Hand Sewing Essentials: How to End a Stitch by Hand

Hand Sewing Essentials: How to End a Stitch by Hand

Have you ever finished sewing only to find your stitching coming apart? This common frustration happens to many. But fear not! We have a guide that tackles this issue head-on.

This article breaks down various ways to secure hand-sewn projects, whether using simple knots or backstitch reinforcement. You’ll discover how to prevent unraveling and ensure your work stays intact for ages.

Get ready to elevate your sewing game! Keep reading for all the essentials on finishing stitches flawlessly.

Key Takeaways

  • Always tie off threads properly to prevent seams from opening and your project from coming undone.
  • Practice different knot-making techniques on scrap materials to improve your skills before moving on to more important projects.
  • Choose the right needle for your sewing project based on the type of fabric you’re working with.
  • For those using a sewing machine, remember to lift the presser foot after completing your stitching to create some slack before cutting off excess thread. Tying a knot close to where you finished adds extra security against unraveling.

Importance of Properly Ending a Stitch

Finishing your sewing project the right way means ending each stitch with care. If you don’t tie off threads properly, seams might open up, and all your hard work could come undone.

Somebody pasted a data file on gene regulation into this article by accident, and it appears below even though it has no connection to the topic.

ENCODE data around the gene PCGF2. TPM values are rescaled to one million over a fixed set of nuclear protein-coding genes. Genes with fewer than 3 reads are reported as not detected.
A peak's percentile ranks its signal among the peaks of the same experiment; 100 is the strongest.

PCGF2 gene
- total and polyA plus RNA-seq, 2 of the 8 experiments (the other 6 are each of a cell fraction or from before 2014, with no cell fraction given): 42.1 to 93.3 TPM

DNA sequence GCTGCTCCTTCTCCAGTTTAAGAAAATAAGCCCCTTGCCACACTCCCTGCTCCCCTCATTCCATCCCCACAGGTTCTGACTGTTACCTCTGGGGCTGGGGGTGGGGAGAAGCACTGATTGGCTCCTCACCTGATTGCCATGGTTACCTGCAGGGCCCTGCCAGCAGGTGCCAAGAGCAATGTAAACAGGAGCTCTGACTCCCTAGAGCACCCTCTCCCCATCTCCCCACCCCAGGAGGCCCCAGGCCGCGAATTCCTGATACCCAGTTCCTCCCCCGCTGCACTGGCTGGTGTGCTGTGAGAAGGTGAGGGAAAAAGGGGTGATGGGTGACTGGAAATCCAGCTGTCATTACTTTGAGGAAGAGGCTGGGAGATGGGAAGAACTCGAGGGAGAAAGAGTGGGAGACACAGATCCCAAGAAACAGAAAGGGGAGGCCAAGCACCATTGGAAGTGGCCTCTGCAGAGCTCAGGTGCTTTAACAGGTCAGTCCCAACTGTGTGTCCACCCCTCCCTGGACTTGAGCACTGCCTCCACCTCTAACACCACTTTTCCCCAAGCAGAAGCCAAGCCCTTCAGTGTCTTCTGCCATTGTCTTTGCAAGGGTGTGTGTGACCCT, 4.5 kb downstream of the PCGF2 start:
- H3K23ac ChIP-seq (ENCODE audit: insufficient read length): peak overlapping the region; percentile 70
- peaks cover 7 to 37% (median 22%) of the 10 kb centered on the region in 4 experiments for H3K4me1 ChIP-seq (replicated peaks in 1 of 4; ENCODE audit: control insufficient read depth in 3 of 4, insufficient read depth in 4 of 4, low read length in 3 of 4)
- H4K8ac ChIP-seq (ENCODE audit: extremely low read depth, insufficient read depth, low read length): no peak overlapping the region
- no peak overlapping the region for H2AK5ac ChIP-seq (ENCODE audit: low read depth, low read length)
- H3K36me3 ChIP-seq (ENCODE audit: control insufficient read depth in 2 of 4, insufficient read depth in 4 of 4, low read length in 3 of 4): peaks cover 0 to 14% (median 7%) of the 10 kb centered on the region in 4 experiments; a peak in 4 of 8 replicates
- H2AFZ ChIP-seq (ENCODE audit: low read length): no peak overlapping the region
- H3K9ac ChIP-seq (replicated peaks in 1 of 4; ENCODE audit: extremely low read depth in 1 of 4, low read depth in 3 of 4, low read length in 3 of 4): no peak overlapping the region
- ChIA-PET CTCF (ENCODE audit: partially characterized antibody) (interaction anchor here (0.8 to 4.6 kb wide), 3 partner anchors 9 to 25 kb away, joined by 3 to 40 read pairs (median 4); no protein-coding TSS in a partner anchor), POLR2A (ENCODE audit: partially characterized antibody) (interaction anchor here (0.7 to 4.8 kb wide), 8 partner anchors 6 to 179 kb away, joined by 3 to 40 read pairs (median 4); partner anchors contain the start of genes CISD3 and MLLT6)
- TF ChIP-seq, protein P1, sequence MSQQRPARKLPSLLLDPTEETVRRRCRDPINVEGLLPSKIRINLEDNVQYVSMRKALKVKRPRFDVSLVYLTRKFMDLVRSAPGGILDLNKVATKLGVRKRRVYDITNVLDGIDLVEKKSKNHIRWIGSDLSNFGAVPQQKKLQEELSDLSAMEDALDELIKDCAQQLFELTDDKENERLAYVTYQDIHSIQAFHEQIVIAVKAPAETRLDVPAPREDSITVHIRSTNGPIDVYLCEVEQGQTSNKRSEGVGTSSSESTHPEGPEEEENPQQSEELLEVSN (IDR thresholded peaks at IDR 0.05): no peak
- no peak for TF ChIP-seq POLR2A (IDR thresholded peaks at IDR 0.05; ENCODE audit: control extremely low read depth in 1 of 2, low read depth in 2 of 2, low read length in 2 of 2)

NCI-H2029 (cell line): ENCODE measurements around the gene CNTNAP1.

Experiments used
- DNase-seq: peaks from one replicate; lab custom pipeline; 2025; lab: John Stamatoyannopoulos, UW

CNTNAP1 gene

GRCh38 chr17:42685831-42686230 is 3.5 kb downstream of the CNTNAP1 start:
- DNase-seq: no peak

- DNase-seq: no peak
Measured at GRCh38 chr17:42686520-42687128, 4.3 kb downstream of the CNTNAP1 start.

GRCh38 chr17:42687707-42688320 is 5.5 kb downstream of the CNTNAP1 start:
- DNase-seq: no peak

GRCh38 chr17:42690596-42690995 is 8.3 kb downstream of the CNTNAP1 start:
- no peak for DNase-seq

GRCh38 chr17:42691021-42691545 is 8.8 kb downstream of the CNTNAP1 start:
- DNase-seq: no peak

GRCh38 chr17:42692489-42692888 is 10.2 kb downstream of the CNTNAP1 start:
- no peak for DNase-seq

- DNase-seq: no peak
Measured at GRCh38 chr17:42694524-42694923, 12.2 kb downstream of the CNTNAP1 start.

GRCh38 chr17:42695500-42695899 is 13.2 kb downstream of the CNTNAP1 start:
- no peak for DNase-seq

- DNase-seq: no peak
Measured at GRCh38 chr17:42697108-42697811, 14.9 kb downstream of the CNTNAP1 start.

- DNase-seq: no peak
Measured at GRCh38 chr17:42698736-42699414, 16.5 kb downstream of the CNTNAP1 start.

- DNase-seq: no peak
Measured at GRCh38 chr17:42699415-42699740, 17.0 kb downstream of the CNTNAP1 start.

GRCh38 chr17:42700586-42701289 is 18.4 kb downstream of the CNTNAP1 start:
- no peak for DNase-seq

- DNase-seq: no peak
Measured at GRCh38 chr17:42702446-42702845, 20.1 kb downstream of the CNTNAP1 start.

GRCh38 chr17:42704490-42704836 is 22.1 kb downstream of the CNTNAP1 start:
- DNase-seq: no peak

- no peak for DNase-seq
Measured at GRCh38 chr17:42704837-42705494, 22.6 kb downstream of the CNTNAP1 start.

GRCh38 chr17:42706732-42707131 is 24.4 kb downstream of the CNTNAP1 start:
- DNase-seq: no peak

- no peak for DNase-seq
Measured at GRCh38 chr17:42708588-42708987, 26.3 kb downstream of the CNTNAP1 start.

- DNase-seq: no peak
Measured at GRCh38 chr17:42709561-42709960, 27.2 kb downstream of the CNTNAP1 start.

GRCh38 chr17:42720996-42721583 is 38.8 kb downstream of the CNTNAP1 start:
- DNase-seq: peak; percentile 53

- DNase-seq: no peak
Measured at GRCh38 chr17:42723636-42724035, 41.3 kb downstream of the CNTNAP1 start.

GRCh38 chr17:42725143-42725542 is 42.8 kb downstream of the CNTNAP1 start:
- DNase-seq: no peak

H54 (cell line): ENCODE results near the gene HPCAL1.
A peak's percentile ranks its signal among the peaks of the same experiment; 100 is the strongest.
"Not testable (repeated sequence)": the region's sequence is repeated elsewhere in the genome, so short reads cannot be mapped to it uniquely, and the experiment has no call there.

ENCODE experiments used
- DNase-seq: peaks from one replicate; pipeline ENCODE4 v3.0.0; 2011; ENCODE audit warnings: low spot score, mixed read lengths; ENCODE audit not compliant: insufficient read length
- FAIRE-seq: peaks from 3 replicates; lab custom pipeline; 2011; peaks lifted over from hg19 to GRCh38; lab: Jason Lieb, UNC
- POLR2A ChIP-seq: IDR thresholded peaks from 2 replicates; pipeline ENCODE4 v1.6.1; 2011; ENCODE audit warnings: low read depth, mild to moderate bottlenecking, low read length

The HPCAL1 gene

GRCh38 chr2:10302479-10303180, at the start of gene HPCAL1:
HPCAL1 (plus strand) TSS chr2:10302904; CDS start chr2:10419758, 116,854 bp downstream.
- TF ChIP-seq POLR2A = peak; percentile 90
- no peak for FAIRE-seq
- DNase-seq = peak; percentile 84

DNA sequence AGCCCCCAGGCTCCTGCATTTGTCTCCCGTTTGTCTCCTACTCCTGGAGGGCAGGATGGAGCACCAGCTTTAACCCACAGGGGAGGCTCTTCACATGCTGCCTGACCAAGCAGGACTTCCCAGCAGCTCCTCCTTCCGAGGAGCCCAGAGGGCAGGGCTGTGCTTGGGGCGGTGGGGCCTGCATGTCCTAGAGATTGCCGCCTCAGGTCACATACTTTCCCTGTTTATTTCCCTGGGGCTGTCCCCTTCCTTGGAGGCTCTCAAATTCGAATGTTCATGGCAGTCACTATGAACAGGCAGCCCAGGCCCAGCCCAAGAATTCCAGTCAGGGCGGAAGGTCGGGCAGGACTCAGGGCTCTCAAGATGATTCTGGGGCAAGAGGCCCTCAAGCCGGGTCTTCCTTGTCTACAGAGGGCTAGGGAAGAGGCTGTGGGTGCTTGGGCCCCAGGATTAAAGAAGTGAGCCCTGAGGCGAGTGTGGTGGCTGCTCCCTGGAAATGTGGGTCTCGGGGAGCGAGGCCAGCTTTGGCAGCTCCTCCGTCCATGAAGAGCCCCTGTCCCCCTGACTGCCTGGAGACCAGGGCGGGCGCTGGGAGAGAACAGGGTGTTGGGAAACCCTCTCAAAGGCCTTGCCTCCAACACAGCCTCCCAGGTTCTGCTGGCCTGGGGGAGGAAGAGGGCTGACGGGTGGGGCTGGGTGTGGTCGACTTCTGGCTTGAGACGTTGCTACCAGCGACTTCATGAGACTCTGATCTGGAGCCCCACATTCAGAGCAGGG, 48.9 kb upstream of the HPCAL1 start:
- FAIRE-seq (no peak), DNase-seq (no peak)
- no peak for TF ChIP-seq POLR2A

This step is crucial for both beginners and advanced sewers. It ensures that every piece of fabric stays together as it should.

Practicing knot-making on scrap materials helps improve your skills before working on important projects. Methods like backstitches or a simple double knot can greatly affect the longevity of your creation.

Always leave enough thread at the end so you have room to work without pulling the fabric too tight.

Different Methods to End a Stitch by Hand

There are various methods for finishing a hand stitch. Consider reinforcing the last stitch or making a simple double knot to secure the end of your thread. Another option is to use backstitch reinforcement for added strength.

Method 1: Loop through the Last Stitch

Loop through the Last Stitch

  1. Pull the needle through the fabric on the side you’re working with. For easy handling, leave about six inches of thread at the end. 
  2. Then, insert your needle close to where your thread comes out, but don’t pull it all the way through yet. This creates a small loop on the fabric’s surface.
  3. With a little care, push your needle through the loop. Now firmly tug on the thread until it cinches against the material, forming a secure knot.